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Be careful what stories you tell yourself, they may come back to haunt you one day

By Nina Steele 

Be careful what stories you tell yourselfI don’t know about you, but I have zero fear of old age, because I know deep down that I will be fine. There is of course a belief that not having children means you will be at a disadvantage in old age. Those who have followed me for a while know where I stand on this. Yes I do believe that my husband and I will be absolutely fine in old age. Words are powerful and by believing this, we are setting the stage for what’s to come.

Whatever stories we tell ourselves, we are setting the stage for what will become. It is one of those facts of life. I have seen it with my own life and that of people I have met along the way. If you go around painting yourself as a victim of life for one reason or another, guess what, more challenges will come your way to prove you right.

The key is acceptance. Acceptance does not mean that you don’t try harder to make whatever it is you want become reality, of course that’s not what I mean. Acceptance is to find the courage to move on from something you wanted, after you tried and tried and it failed to materialise.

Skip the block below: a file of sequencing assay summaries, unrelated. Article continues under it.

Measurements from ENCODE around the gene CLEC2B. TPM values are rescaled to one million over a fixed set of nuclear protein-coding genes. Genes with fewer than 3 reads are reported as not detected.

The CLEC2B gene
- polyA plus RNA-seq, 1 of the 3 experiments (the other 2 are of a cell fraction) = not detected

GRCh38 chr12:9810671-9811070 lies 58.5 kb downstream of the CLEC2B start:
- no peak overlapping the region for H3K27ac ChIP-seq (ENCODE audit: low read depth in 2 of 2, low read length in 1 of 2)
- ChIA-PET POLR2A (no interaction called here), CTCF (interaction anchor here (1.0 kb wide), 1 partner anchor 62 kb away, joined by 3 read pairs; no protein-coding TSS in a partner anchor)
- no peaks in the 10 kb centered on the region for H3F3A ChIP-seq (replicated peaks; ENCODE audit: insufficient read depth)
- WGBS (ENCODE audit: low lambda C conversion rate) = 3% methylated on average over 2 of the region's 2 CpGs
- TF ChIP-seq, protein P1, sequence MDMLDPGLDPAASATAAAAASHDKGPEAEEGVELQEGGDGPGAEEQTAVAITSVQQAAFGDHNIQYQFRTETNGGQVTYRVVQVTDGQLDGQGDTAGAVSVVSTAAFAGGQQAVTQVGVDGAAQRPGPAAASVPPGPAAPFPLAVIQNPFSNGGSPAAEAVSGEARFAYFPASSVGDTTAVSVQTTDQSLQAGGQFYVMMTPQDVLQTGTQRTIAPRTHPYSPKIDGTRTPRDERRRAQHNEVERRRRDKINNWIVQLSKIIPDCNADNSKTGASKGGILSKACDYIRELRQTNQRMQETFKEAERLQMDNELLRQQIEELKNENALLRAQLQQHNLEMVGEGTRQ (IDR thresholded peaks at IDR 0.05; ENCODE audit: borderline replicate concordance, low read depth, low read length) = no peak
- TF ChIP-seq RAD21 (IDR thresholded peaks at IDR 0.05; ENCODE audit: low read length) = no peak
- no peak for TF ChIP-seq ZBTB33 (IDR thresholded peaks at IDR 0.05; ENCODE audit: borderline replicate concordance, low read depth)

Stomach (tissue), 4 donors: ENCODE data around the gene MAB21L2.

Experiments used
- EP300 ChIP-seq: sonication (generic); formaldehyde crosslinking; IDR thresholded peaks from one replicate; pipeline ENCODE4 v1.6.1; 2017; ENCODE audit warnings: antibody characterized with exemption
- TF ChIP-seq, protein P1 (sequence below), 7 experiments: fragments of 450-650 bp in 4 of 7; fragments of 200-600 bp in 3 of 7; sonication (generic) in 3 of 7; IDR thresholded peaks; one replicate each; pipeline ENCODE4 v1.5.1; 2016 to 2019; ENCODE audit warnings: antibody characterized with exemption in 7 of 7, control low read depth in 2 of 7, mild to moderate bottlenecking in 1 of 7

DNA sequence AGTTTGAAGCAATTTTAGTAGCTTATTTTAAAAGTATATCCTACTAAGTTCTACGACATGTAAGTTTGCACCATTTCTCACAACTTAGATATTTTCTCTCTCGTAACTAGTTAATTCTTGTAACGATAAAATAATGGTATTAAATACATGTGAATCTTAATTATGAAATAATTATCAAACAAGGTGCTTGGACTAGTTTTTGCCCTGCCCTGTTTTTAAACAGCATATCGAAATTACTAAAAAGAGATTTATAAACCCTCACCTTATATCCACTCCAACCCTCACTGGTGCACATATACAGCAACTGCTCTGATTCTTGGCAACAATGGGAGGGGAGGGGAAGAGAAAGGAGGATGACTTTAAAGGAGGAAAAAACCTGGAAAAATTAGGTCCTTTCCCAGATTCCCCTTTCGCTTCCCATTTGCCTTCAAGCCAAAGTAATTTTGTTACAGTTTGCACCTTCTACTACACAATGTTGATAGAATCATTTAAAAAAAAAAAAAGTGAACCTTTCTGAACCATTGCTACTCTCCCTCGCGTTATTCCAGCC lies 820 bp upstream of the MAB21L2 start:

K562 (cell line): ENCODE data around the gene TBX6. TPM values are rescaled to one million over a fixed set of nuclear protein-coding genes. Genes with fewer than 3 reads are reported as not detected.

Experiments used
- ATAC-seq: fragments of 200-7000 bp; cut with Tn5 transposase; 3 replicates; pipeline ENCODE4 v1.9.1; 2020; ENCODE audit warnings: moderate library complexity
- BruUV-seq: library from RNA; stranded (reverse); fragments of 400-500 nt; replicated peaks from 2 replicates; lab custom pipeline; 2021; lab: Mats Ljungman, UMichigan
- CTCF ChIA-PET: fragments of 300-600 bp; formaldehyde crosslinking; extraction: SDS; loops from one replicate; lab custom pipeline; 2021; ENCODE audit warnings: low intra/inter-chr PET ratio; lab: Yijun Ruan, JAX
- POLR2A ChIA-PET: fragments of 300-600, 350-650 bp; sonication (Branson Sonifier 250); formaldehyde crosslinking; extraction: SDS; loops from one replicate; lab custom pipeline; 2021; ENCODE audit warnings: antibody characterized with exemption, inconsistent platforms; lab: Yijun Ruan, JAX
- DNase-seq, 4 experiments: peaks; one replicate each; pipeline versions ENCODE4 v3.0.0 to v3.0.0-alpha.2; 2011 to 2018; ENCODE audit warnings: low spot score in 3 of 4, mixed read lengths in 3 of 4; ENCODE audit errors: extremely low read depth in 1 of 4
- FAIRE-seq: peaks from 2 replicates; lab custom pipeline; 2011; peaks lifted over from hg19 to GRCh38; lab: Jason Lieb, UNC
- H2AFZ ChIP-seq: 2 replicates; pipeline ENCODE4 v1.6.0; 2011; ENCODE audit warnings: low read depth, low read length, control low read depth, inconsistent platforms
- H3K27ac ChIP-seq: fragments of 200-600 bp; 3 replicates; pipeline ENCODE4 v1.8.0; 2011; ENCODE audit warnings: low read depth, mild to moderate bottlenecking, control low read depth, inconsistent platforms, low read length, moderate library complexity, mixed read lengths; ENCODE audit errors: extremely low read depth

The mistake is to allow a failed experience to become the thing that defines you. And because we are what we believe, you end up getting exactly what you have been predicting would happen to you. If you spend your life believing that not having children means you will end up lonely and sad in old age, then why should the universe give you anything else?

I was lucky enough to meet some very positive childless old people in my former job. I have to admit that even though I have always been positive about life, working in close proximity with them for so long, helped a great deal. They were proof that you are more likely to have a contented life in old age as a childless person, if you had a positive mindset to begin with.

I still remember my chats with an old man. He never married and had no children. He was one of those people you felt drawn to. He was always smiling. Chatting with him was always a pleasure. It’s not by chance that I have a ‘Readers’ Stories’ section on this website. I like to know about people and everyone has a story to tell. Not once did I detect a sadness in him about how his life had turned out. Because he was a regular member of the day centre, our charity kept a tab on his attendances. If he missed a few visits, and didn’t inform us beforehand, we tried every means we had to find out why. In short, the centre was the family he never had.

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